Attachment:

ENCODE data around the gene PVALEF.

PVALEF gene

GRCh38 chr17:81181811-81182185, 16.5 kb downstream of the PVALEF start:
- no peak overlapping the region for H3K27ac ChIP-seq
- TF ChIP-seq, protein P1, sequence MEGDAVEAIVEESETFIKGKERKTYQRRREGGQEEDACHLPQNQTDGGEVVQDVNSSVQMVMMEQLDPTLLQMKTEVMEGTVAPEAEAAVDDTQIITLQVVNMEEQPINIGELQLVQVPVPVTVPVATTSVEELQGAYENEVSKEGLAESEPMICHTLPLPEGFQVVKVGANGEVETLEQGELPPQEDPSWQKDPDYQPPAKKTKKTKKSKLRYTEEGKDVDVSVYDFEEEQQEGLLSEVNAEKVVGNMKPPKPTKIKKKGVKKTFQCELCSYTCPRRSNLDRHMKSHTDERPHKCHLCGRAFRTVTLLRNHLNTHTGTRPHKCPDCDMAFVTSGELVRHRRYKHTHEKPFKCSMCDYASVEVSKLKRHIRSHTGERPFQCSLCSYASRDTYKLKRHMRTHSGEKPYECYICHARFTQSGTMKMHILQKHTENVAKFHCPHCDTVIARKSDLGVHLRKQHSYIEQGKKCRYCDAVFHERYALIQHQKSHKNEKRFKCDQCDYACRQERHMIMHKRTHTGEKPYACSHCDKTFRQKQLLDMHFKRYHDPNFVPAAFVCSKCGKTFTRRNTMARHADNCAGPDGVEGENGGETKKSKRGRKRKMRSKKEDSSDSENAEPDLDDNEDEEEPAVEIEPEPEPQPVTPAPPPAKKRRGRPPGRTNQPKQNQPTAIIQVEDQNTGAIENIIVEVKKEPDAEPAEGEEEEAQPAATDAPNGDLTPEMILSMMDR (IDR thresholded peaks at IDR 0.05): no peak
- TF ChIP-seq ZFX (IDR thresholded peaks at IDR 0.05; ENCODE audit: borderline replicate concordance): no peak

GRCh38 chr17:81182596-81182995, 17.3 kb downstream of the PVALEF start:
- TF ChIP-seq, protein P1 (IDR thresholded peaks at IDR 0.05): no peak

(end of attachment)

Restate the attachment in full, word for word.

ENCODE data around the gene PVALEF.

PVALEF gene

GRCh38 chr17:81181811-81182185, 16.5 kb downstream of the PVALEF start:
- no peak overlapping the region for H3K27ac ChIP-seq
- TF ChIP-seq, protein P1, sequence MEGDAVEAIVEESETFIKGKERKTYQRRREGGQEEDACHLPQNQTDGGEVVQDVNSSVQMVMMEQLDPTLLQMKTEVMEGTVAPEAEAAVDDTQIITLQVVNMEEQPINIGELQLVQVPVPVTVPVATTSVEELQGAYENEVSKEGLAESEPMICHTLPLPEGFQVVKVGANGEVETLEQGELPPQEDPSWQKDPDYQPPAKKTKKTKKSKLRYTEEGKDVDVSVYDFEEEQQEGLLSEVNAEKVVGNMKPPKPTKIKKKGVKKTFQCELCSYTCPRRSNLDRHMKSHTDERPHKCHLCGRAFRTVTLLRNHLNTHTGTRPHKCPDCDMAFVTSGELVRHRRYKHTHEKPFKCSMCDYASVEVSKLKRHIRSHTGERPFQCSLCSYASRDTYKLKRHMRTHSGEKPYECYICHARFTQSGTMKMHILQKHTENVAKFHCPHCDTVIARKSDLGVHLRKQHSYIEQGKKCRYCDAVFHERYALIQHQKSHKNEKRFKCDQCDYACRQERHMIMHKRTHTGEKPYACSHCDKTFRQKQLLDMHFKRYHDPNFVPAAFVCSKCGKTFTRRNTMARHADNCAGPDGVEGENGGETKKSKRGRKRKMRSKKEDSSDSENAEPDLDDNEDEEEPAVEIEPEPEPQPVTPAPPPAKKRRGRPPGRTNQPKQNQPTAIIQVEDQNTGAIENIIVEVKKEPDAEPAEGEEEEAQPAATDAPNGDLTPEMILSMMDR (IDR thresholded peaks at IDR 0.05): no peak
- TF ChIP-seq ZFX (IDR thresholded peaks at IDR 0.05; ENCODE audit: borderline replicate concordance): no peak

GRCh38 chr17:81182596-81182995, 17.3 kb downstream of the PVALEF start:
- TF ChIP-seq, protein P1 (IDR thresholded peaks at IDR 0.05): no peak